VILNIUS (Reuters) - European Union border agency Frontex will deploy 60 border guards to police Lithuania's frontier with Belarus next week after a surge in migrants crossing illegally, its executive director said on Monday.
In response to EU sanctions, President Alexander Lukashenko has said Belarus will no longer stop people trying to enter Lithuania. Vilnius has accused Minsk since then of flying in migrants from abroad to send illegally into the 27-nation bloc.
Almost 2,100 migrants have entered the EU member state from Belarus illegally this year, including 1,400 this month alone, the Lithuanian border guard service said.
The rapid border intervention mission by Frontex, which was requested by Lithuania, is the agency's first since it began policing Greece's land border with Turkey in March 2020.
The 60 border patrol officers, with about 30 vehicles and two helicopters plus staff to screen and interview migrants, will be deployed from July 29 until Oct. 6.
"What we are facing is something that is unprecedented", Frontex Executive Director Fabrice Leggeri told reporters in the Lithuanian capital Vilnius. "It's the first time in history that Frontex has to deploy such an operation in this region of the European Union."
Most of the migrants are from Iraq. Lithuania has said the migrants are flown to Belarus on direct flights from Baghdad and Istanbul, a charge that Minsk did not immediately respond to.
Leggeri said the migrant crisis in Lithuania "was created and is fuelled by" Belarus, and accused it of using irregular migration as leverage with the EU and Lithuania following the latest sanctions against Minsk. Belarus did not immediately respond to a request for comment on the accusations.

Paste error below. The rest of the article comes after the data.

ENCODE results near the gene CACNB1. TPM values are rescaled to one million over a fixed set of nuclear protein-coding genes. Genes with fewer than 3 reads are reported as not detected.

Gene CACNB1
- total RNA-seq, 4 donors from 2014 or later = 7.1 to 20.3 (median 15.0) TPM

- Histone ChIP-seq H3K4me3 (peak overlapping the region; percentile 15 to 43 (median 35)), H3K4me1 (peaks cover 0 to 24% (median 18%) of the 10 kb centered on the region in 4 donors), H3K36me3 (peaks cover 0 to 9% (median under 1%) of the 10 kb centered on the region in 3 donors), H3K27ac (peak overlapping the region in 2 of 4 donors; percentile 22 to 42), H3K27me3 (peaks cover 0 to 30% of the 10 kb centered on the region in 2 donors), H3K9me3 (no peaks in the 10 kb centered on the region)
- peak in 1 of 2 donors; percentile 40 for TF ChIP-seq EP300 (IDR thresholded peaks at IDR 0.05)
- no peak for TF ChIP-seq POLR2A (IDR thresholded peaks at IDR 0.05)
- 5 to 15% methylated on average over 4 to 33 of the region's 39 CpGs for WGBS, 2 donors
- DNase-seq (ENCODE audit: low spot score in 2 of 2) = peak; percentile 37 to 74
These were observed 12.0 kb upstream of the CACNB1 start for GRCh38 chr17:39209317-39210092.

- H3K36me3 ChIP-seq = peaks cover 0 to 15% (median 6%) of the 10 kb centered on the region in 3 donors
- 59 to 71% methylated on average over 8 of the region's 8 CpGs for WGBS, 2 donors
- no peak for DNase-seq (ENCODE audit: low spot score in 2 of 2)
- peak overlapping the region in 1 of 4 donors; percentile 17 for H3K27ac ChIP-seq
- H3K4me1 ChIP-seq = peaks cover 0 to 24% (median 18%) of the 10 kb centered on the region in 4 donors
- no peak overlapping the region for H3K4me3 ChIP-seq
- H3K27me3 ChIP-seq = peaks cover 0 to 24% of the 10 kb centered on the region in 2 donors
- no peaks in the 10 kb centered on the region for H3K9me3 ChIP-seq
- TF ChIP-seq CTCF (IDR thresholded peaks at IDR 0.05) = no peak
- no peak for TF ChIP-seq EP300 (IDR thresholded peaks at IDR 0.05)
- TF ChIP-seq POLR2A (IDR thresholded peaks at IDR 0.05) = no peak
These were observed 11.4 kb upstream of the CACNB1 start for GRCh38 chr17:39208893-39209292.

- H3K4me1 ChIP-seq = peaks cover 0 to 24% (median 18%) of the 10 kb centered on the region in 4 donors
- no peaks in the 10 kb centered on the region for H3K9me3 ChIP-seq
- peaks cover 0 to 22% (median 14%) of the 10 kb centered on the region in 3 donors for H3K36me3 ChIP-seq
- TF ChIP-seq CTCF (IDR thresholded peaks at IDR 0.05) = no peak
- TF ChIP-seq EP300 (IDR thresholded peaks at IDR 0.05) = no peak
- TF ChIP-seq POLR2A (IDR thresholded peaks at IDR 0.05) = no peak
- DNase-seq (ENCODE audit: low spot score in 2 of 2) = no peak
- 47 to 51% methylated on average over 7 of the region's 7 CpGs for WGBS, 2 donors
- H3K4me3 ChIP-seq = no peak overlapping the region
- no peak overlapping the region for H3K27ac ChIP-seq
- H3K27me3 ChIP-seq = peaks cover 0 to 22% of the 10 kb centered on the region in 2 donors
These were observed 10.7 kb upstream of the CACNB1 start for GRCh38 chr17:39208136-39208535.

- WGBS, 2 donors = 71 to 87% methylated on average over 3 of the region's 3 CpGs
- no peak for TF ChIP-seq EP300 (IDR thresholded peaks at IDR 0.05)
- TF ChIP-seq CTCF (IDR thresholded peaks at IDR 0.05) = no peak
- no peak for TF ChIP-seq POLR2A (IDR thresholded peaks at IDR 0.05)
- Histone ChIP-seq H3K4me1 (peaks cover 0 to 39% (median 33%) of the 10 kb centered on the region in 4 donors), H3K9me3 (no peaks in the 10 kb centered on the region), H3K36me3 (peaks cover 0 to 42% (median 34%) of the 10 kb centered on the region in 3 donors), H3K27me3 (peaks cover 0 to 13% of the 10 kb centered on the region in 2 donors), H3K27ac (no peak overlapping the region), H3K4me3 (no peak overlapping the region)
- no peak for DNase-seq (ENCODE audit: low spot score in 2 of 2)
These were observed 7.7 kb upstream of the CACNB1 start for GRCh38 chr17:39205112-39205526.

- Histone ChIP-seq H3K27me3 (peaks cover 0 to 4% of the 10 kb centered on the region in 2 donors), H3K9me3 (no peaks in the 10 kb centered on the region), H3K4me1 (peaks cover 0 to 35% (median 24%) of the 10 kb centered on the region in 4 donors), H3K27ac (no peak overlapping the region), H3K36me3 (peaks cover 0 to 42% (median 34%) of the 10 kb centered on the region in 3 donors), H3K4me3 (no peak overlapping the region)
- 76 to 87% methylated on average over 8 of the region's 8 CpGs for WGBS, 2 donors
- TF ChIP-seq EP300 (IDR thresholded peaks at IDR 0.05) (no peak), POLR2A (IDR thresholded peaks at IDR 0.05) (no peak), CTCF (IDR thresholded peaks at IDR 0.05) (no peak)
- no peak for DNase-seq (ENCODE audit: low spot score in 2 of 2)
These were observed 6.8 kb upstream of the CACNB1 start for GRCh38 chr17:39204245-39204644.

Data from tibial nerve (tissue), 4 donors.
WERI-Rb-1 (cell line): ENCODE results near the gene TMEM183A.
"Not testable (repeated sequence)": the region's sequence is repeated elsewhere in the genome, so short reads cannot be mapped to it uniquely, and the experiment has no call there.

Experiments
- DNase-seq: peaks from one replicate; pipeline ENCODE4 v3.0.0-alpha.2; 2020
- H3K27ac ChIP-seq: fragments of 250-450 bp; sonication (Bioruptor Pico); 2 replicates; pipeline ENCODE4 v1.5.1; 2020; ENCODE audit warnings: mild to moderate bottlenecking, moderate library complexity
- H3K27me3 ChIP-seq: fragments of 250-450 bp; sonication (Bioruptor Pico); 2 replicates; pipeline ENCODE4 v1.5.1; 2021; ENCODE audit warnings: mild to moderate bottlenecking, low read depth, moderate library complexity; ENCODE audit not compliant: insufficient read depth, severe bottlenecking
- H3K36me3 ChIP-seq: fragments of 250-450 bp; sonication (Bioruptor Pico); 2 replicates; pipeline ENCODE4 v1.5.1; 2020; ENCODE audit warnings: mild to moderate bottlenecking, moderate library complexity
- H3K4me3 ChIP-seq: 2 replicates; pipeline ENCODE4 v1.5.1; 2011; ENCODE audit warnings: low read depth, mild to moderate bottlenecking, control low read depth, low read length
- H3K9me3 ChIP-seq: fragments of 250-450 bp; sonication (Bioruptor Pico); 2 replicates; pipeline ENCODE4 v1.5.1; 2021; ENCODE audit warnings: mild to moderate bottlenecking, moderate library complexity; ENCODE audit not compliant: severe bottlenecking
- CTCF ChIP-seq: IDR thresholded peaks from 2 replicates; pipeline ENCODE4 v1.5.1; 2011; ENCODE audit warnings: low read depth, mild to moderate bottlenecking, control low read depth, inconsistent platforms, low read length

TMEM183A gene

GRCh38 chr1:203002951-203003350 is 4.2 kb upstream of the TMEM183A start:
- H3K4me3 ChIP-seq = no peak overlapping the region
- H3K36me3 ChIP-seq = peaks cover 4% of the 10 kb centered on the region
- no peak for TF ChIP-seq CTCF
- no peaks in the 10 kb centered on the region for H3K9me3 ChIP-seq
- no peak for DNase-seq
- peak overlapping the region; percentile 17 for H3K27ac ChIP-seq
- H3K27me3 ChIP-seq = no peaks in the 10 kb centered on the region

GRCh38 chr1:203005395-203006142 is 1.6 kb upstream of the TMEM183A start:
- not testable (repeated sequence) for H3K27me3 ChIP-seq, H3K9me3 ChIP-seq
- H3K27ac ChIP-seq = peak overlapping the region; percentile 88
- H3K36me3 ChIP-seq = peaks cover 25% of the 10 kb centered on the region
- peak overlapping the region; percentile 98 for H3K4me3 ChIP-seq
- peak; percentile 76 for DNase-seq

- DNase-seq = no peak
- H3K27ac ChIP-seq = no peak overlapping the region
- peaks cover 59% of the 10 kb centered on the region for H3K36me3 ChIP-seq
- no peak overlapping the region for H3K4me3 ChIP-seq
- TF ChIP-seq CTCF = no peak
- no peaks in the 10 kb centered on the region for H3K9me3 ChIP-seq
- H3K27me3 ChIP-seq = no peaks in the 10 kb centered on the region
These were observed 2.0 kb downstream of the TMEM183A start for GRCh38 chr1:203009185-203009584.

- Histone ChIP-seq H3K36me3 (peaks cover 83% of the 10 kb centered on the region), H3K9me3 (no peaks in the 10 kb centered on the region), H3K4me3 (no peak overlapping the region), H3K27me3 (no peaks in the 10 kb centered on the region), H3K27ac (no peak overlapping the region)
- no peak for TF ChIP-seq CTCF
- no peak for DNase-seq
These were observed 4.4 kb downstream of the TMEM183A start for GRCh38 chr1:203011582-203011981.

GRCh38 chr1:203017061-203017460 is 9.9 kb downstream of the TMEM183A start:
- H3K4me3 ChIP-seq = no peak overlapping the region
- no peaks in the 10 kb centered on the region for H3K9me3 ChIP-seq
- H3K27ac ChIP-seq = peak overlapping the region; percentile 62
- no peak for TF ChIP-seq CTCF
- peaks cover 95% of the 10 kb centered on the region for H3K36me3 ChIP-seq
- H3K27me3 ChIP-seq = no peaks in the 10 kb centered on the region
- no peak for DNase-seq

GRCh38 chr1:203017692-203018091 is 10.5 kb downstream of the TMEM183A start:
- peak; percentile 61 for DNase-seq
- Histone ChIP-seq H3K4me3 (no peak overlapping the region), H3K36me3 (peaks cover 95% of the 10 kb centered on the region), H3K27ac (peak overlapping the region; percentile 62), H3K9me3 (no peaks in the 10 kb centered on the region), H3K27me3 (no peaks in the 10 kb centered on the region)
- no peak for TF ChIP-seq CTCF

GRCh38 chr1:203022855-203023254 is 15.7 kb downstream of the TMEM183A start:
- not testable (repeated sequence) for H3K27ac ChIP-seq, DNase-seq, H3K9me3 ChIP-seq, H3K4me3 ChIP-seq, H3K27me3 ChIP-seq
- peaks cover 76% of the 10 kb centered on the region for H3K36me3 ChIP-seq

Lithuania is building a 550-km (320-mile) razor-wire barrier on the border, which is mostly unfenced. Construction has stalled as it looks for ways to procure the razor wire.
EU members Slovenia and Denmark will supply razor wire "as fast as possible", in addition to what Lithuania is procuring itself, Lithuanian Interior Minister Agne Bilotaite said.
"The situation when the illegal migration is used as a tool against Lithuania is intolerable. Everyone in Europe understands the seriousness of it, and we are supported not only in words but also in action", said Bilotaite.
Lukashenko's opponents accuse him of cracking down harshly on dissent since protests began last August over an election they say was rigged. He denies electoral fraud.
The EU imposed new sanctions on Belarus after Minsk diverted a passenger plane flying from Greece to Lithuania in May and detained a dissident journalist and his girlfriend who were on board.
(Editing by Timothy Heritage)